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Mar 20, 2022

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Genetic algorithms (GA) try to approach problem solving the way nature and evolution does. The fittest individuals are selected for reproduction in order to produce the offspring of the next generation. In this article we will attempt to solve an 8 queens puzzle using one for educational purposes. An 8 queens is a classic puzzle problem of placing eight chess queens on an 8x8 chessboard so that no two queens threaten each other. Thus no two queens should share the same row, column, or diagonal.

The approach we will use when tackling the 8 queens problem Firstly, we ‘ll seek for a list combination that gives zero cost on the cost function, which means that no queen is attacking the other queen.

We assume that each queen belongs in a separate row, otherwise they would already attack each other. For example the chess board on the right would be decoded as [3,1,6,2,5,7,4,0] . Our goal is to find one such permutation.

Analytically the process entails the following steps:

**Initialization**: A population of suitable size of suitable length is created.The population size should not be kept very large as it can cause a GA to slow down, while a smaller population might not be enough for a good mating pool. Therefore, an optimal population size needs to be decided by trial and error.

**Selection**: it involves the selection of a subset of the best results from the current population, that is the 8-queens outcomes which have the minimum cost function. In our case we’ll keep 20% of the population.

**Crossover**: Picking this subset we’ll randomly pick 2 of those words each time and crossover them. Picking a random length from 0,8 that is the length of the Queens states we ll take the first bit of the first word and concatenate it with the second word of the second bit

A visual below shows what happens:

- Mutation: The mutation is manifested with a small random change in the combination of the individuals. This mutation happens once in a small probability. In our case it’s 30% of the time.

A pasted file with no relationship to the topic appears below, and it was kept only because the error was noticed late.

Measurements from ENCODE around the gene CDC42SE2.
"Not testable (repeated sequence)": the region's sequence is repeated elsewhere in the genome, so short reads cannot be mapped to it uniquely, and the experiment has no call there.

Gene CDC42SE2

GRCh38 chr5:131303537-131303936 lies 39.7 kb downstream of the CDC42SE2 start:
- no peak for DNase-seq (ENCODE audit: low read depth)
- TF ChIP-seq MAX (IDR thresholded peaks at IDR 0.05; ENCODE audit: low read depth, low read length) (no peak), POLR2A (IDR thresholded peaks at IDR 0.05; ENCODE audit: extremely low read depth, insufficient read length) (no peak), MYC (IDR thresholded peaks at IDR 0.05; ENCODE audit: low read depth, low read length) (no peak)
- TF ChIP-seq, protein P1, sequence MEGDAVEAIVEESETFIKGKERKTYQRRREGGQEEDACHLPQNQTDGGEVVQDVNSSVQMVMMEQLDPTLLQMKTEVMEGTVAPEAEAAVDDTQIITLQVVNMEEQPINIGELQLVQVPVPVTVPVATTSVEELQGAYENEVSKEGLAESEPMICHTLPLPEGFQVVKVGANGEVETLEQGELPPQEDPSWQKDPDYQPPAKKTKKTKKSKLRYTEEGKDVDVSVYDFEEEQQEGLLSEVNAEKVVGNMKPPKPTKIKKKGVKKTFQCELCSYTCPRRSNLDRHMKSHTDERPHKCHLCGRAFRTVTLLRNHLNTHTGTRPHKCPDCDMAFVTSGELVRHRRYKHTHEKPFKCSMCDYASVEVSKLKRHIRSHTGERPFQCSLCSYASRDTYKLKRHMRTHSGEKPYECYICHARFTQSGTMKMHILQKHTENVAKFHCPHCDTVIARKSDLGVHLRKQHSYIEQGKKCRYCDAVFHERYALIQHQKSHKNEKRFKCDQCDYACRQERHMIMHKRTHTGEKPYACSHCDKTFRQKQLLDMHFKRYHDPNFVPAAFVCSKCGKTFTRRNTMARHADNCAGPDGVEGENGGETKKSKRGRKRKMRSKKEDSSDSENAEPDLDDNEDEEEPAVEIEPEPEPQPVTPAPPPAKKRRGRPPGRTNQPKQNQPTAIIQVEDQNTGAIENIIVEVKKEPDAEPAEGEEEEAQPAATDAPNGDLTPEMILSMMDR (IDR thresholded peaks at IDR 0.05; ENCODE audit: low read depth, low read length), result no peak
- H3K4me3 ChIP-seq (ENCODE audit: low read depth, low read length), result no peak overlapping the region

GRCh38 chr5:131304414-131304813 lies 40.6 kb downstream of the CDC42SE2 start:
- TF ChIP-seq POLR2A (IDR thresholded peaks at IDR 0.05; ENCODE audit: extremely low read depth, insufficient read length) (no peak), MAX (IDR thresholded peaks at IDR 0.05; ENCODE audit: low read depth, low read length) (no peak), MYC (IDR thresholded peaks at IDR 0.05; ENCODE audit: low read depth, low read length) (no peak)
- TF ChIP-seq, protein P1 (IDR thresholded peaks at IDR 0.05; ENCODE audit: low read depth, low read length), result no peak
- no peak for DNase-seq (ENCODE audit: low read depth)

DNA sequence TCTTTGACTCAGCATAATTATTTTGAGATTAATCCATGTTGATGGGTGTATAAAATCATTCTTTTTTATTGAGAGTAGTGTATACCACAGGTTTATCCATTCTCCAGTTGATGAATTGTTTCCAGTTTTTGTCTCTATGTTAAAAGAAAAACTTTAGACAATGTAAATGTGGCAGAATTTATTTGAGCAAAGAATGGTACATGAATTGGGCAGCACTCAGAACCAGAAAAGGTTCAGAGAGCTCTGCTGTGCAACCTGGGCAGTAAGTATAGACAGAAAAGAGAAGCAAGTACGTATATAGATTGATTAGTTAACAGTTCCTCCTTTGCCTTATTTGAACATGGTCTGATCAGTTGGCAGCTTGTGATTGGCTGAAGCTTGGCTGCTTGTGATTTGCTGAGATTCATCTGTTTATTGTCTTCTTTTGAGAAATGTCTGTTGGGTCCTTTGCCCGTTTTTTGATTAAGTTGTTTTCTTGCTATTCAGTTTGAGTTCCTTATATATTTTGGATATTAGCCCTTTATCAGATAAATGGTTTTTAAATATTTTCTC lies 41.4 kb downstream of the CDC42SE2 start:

The below does nothing more but the above described in one routine:

Lastly an EightQueensState class representation is needed for everything to work:

A double for loop for every chess position like below would visualize our solution:

So now our algorithm is working. But let’s turn it up a notch, taking a few extra steps and extend our application:

- First let’s make queens accept any number of queens.

- Since we have a permutation, it makes sense to take advantage of that and not treat it like an integer representation. Changing to a permutation instead of an integer should bring a bettwer outcome faster.

- Lastly implement Davis’ Order Crossover and change mutation function.

We tried to use OX1 to gain faster results. What we did in our new crossover function involves the following steps.

- Create two random crossover points in the first parent copy the segment between them from the first parent to the offspring.
- Starting from the second crossover point in the second parent, copy the remaining unused numbers from the second parent to the first child wrapping around the list.
- Do the same for the second child with the first parent now being the second and vise versa.
- Since keeping them same mutation function or erasing it either breaks the application cause we would have more than one occurrences of the same number and this would break OX1 implementation or converges really fast getting stack in trying to find a combination where it doesn’t exist. We implemented a mutation function that every 30% of the time just inputs a random permutation of a new individual.

Example of David’s Crossover [2]

Now let’s make a consistent way of judging whether our enhancements indeed increase the efficiency of our algorithm timewise. So, we create a loop for the first 100 seeds and calculate the time it took the algorithm to find an optimal solution.

Adding a plot and statitics for the mean, average, variance, max, min will give us a feel for how good we did.

This plots shows our initial times:

The enhanced version clearly shows a significant increase in the efficiency of the algorithm.

The complete project is on GitHub https://github.com/nikkaramessinis/Genetic-Algorithm

If you liked the content please consider following Nick Karamessinis or https://www.buymeacoffee.com/nikaramesinis. For any corrections or additions you are more than welcome to comment for more discussion.

References

*[1] Artificial Intelligence A Modern Approach Third Edition*. (n.d.).

[2]*Genetic Algorithm: 8 Queens Problem | by Cheng Xi Tsou | Nerd For Tech | Medium*. (n.d.). Retrieved January 18, 2022, from

https://medium.com/nerd-for-tech/genetic-algorithm-8-queens-problem-b01730e673fd

*[3] Genetic Algorithms — Quick Guide*. (n.d.). Retrieved January 18, 2022, from https://www.tutorialspoint.com/genetic_algorithms/genetic_algorithms_quick_guide.htm